Investing.com - West Texas Intermediate and Brent oil futures both ended Friday’s session at nine-month highs, as concerns over escalating violence in Iraq boosted prices.
On the New York Mercantile Exchange, crude oil for delivery in August rose to a daily high of $106.93 a barrel, the most since September 19, before coming off the highs to settle at $106.83 by close of trade, up 0.74%, or 78 cents.
Oil futures were likely to find support at $105.11 a barrel, the low from June 19 and resistance at $108.99 a barrel, the high from September 19.
For the week, Nymex oil tacked on 0.61%, or 66 cents, the second consecutive weekly gain.
Elsewhere, on the ICE Futures Exchange in London, Brent oil for August delivery hit $115.71 a barrel on Thursday, the highest level since September 9, before subsequently consolidating at $114.81 by close of trade on Friday, down 0.22%, or 25 cents in the day.
Despite Friday’s modest decline, the August Brent contract rallied 2.04%, or $2.35 a barrel, on the week.
Meanwhile the spread between the Brent and the WTI crude contracts stood at $7.98 a barrel by close of trade on Friday, compared to $5.55 in the preceding week.
Oil traders continued to monitor events in Iraq, as Iraqi army forces fought with Sunni militants for control of a 300,000 barrel-per-day refinery in the northern city of Baquba, fuelling concerns over a disruption to supplies.
U.S. President Barack Obama said Thursday he would send 300 members of the special-operations forces to Iraq and added he was prepared to take "targeted" military action later if deemed necessary.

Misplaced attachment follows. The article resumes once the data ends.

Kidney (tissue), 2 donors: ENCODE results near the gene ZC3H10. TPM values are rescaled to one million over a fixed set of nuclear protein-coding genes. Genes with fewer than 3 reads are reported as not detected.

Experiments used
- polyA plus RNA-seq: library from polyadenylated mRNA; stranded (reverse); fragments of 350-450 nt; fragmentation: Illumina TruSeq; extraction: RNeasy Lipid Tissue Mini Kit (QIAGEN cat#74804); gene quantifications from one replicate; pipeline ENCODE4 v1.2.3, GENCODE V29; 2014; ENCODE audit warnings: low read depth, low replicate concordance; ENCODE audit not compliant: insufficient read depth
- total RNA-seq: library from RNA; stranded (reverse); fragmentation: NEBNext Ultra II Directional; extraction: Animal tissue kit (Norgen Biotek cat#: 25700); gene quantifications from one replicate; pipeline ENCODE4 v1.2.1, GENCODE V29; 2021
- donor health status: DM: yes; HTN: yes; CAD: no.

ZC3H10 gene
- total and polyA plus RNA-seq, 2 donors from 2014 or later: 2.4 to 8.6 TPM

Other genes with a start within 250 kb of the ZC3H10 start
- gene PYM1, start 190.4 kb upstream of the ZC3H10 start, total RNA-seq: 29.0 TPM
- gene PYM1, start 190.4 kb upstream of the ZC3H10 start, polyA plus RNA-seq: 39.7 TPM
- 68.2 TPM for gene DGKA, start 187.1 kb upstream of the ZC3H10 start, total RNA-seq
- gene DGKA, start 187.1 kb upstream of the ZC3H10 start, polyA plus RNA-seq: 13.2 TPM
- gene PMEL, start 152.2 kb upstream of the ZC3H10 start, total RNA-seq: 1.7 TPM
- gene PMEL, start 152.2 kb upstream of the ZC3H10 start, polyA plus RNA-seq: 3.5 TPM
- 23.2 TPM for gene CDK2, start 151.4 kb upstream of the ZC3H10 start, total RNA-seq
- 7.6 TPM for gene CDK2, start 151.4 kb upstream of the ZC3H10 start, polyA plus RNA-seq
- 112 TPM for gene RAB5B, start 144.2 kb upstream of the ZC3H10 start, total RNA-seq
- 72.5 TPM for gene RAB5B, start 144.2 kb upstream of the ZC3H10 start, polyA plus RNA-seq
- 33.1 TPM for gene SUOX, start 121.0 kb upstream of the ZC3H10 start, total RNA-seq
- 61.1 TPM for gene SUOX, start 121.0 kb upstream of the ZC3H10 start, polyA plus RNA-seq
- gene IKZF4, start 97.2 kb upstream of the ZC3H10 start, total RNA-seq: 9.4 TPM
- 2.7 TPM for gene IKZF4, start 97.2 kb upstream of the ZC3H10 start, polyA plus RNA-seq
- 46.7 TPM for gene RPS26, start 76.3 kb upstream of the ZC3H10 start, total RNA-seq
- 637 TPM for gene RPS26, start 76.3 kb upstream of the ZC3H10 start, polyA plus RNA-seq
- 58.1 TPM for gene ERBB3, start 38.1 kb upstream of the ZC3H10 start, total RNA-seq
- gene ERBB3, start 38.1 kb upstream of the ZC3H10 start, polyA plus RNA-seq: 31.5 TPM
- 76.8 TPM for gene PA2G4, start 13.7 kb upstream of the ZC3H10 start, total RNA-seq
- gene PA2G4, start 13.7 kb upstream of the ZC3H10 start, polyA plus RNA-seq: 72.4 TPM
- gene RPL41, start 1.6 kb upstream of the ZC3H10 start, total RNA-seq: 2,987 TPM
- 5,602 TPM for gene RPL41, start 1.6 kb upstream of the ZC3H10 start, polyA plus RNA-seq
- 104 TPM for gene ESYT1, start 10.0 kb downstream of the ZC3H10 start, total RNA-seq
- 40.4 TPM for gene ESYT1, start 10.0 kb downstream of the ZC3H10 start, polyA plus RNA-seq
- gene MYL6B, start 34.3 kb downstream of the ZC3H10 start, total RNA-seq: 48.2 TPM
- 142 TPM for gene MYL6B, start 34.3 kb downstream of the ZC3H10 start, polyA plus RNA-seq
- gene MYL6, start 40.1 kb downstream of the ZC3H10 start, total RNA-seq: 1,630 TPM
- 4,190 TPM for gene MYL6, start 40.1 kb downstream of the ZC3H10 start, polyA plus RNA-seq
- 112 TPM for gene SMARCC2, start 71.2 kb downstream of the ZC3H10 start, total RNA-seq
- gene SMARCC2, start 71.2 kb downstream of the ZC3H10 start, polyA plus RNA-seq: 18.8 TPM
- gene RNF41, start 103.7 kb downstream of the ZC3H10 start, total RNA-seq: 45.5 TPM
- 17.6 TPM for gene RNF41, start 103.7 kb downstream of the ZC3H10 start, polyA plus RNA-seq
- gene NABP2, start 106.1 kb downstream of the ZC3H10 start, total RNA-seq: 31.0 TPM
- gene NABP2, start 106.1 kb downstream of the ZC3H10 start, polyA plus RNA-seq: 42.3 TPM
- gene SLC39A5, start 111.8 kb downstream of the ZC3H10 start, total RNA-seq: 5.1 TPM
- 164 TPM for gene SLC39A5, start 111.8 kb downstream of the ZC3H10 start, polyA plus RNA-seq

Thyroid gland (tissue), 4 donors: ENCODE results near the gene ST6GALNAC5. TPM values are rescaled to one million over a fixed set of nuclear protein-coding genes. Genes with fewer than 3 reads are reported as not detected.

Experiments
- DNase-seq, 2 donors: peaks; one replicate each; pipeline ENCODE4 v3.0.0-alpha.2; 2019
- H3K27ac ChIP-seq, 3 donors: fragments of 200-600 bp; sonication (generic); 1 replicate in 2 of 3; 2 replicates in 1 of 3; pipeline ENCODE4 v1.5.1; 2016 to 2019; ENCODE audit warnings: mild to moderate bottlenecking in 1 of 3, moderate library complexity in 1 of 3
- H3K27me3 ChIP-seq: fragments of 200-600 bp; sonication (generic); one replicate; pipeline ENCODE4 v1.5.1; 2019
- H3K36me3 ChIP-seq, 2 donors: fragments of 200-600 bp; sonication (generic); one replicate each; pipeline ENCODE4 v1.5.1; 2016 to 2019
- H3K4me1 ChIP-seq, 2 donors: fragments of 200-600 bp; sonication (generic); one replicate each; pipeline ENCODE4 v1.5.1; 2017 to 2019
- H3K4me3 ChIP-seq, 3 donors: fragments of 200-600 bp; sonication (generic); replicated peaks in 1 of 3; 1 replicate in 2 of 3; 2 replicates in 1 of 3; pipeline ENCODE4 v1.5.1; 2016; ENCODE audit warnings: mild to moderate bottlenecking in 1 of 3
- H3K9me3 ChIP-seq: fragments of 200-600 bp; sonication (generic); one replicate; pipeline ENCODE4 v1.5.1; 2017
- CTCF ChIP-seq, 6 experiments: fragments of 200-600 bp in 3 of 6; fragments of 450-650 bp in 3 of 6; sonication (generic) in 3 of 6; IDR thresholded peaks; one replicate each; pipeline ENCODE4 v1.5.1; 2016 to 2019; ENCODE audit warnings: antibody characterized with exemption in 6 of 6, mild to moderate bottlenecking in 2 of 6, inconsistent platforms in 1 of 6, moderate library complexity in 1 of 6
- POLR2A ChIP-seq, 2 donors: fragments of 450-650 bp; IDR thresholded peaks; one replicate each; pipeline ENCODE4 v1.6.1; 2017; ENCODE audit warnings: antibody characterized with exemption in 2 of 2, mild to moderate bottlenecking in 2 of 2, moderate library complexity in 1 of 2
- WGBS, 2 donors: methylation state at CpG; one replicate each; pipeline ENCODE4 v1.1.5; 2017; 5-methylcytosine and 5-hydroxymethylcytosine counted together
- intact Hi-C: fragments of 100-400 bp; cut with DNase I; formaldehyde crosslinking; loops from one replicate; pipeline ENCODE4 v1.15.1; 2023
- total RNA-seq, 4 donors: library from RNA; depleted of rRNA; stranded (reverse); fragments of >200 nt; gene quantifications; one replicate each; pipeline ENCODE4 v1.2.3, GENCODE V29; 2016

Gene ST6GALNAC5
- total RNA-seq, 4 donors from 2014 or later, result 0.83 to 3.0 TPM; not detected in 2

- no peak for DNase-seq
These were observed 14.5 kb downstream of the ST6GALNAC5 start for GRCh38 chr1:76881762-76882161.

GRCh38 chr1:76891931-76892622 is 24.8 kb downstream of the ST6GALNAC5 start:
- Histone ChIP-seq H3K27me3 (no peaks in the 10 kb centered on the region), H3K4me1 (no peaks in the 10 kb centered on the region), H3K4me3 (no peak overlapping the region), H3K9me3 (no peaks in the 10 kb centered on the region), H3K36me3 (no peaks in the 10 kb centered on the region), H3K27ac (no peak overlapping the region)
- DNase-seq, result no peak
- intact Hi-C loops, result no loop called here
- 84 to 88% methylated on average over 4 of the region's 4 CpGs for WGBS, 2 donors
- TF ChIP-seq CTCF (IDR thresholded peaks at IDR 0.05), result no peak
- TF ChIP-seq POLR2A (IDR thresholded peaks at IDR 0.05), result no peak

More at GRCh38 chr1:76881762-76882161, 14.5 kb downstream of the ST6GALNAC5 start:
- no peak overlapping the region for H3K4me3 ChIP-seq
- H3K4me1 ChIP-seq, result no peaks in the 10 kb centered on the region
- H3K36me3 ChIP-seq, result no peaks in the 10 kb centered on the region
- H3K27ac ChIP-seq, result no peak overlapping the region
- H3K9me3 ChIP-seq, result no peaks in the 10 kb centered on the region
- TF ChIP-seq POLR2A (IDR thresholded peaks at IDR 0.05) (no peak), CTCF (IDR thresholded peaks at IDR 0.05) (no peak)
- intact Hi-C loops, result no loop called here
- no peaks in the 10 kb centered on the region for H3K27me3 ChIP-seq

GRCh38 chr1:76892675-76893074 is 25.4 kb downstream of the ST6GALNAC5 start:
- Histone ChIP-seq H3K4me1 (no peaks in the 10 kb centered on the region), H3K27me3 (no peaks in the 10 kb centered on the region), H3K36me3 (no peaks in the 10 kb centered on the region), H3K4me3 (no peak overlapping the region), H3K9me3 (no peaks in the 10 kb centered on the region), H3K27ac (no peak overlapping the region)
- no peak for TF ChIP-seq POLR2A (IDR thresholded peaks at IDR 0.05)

Iraq produced approximately 3.5 million barrels a day of oil last month, making it OPEC’s second-biggest oil producer behind Saudi Arabia.
Elsewhere, a broadly weaker U.S. dollar also contributed to gains. The greenback weakened against most of its major counterparts after the Federal Reserve gave no indication of when interest rates could start to rise at the conclusion of its two-day meeting on Wednesday.
In addition, the Fed’s forecast of where interest rates might reach in the long term fell from 4% to 3.75%.
The central bank cut its bond purchases by $10 billion a month, to $35 billion, saying there was "sufficient underlying strength" in the U.S. economy to continue tapering.
In the coming week, market players will focus on U.S. consumer confidence, durable goods orders and home sales data for further indications on the strength of the economy.
Data from the Commodities Futures Trading Commission released Friday showed that hedge funds and money managers increased their bullish bets in New York-traded oil futures in the week ending June 17.
Net longs totaled 356,336 contracts as of last week, up 4.1% from net longs of 341,680 in the preceding week.